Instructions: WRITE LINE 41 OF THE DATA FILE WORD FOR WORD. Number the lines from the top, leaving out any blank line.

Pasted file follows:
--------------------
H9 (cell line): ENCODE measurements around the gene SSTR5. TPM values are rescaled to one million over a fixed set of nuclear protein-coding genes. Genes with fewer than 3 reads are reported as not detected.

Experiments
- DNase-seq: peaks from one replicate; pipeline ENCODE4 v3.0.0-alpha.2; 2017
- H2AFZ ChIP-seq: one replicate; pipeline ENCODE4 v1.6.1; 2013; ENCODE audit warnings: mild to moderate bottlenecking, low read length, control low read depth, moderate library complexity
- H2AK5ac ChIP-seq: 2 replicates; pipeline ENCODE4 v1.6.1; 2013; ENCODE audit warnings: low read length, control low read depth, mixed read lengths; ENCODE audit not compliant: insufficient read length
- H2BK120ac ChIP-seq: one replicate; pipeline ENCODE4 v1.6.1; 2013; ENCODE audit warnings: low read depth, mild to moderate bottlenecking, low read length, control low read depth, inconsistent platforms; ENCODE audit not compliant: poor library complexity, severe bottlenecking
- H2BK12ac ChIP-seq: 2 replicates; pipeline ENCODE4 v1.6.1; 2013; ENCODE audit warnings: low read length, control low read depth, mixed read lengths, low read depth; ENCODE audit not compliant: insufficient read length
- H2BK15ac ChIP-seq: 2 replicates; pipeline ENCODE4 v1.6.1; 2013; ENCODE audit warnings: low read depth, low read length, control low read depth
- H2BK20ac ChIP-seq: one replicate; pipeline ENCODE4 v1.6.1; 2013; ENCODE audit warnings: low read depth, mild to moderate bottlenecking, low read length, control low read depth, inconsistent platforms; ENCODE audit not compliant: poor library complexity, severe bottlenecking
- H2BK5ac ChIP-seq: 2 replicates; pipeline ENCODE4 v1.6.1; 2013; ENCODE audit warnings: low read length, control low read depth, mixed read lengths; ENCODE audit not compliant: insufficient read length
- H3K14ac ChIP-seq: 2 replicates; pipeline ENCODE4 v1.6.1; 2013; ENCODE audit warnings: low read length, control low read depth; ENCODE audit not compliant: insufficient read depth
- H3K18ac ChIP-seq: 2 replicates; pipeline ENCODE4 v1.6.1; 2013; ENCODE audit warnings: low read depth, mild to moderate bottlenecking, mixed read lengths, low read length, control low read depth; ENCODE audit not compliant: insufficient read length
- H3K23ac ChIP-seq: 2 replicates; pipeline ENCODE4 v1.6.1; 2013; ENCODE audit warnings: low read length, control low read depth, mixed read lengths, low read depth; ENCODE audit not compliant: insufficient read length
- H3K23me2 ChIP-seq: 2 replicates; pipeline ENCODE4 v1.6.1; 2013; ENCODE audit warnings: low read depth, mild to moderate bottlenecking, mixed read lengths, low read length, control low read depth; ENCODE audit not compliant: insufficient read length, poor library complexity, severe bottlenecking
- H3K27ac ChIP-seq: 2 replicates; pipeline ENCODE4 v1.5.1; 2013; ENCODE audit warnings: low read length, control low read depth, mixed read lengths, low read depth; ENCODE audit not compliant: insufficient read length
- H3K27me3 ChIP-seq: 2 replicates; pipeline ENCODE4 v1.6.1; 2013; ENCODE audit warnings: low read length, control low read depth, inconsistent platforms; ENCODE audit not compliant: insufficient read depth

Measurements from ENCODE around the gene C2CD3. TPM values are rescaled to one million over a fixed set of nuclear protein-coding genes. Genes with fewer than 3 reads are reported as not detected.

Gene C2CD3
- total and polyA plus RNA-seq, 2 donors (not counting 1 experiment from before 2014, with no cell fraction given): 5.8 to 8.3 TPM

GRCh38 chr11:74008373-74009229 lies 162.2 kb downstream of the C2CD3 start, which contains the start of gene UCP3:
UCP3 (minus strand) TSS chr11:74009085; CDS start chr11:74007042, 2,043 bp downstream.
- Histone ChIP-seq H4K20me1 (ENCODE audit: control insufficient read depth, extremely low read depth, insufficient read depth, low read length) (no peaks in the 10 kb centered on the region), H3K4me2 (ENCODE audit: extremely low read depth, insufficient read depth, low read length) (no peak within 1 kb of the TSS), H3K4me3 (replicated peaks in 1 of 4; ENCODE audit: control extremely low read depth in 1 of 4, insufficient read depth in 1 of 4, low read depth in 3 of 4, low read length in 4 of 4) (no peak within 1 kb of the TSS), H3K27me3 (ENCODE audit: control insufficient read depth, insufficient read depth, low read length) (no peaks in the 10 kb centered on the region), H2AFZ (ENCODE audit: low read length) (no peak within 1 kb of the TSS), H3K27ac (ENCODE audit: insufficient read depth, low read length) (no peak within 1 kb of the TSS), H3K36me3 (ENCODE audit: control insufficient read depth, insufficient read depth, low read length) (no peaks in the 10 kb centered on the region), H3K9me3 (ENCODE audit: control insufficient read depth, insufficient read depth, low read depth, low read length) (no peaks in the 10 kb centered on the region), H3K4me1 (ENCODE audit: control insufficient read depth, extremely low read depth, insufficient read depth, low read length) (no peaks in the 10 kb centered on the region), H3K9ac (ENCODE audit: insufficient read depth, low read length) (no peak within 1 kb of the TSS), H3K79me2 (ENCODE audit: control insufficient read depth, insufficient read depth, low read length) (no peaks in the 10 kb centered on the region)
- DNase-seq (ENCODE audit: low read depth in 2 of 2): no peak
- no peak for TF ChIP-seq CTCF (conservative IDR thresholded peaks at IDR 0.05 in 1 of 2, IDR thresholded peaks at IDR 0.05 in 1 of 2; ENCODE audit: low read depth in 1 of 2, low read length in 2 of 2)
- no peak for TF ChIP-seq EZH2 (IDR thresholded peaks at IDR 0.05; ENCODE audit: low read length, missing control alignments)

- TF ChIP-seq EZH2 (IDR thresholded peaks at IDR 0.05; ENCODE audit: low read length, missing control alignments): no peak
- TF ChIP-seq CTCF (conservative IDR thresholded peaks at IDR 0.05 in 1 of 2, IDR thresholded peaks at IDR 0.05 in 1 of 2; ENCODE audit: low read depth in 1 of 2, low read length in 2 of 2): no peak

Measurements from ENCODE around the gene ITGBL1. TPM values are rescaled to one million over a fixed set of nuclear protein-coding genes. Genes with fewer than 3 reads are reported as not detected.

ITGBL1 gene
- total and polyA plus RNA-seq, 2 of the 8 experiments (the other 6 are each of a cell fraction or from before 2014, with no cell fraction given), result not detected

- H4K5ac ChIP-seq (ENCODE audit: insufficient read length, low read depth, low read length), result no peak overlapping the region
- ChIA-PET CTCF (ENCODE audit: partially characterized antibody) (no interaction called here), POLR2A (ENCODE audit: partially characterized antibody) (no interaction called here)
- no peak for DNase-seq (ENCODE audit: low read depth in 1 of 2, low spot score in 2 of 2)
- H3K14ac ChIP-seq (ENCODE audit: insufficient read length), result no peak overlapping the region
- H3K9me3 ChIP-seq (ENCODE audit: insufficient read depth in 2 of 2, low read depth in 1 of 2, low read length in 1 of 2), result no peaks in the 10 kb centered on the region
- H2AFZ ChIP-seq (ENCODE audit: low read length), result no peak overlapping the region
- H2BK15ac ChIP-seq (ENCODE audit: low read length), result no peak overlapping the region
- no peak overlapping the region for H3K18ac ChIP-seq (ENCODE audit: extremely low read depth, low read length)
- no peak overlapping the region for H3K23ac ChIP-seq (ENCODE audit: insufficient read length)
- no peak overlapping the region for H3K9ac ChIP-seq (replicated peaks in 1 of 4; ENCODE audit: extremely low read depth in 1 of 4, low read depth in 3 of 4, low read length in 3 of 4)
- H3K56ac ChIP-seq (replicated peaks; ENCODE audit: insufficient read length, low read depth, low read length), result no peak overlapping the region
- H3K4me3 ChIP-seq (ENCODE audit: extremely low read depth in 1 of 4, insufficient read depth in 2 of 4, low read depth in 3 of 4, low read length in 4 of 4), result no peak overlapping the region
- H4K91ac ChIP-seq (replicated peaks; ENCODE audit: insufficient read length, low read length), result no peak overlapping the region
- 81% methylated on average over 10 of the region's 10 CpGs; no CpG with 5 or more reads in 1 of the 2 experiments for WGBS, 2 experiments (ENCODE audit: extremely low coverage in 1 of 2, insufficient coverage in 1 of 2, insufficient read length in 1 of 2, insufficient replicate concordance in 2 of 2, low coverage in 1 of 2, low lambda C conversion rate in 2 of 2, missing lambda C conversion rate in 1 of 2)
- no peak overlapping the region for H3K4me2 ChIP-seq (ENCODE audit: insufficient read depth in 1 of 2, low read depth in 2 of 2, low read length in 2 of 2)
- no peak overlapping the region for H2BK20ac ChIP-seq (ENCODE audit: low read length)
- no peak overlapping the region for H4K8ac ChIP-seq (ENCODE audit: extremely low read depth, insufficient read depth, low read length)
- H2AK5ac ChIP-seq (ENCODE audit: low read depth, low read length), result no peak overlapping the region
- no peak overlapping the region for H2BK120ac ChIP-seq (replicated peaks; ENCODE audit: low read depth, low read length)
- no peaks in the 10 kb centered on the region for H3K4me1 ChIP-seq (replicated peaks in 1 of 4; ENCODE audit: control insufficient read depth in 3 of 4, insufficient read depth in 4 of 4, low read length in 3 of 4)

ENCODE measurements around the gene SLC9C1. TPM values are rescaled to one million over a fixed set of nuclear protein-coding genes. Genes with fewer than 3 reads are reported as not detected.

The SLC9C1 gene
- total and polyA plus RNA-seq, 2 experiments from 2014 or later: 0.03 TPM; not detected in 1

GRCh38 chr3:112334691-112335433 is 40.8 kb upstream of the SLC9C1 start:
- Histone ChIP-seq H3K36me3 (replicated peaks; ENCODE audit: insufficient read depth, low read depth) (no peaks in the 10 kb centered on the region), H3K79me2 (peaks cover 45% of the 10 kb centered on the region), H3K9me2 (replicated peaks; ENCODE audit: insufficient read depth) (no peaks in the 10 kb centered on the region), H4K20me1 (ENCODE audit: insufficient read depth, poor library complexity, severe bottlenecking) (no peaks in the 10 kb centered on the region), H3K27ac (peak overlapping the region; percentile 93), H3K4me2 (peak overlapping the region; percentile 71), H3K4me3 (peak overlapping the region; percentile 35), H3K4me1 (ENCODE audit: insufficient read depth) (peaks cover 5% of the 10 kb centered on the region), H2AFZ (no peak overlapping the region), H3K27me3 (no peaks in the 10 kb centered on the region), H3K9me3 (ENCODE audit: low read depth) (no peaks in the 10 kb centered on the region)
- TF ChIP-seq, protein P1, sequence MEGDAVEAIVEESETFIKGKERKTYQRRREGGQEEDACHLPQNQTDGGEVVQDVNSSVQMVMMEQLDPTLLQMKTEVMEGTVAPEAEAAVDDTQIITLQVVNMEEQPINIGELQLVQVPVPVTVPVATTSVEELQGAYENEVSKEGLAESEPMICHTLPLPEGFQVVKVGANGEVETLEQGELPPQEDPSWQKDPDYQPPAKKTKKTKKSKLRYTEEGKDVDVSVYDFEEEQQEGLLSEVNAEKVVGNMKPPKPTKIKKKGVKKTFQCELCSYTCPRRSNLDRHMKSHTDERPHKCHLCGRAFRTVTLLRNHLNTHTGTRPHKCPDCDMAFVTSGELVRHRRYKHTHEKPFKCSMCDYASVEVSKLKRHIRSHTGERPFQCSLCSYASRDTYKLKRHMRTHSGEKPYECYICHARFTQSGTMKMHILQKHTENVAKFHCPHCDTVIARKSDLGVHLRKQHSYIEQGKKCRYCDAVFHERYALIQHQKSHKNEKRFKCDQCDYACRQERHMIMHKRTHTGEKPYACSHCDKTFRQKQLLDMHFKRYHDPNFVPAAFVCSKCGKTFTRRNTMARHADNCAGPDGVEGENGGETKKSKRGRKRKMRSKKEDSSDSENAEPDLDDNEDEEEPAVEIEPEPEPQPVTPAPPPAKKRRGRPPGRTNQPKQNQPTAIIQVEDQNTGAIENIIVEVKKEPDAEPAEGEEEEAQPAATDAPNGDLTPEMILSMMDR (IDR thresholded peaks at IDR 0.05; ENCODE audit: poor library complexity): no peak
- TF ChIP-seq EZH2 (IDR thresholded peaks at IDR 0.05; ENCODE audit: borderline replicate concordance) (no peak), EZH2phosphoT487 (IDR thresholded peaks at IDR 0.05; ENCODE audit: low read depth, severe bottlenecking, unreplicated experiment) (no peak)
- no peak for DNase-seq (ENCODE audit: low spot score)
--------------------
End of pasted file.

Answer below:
- H3K56ac ChIP-seq (replicated peaks; ENCODE audit: insufficient read length, low read depth, low read length), result no peak overlapping the region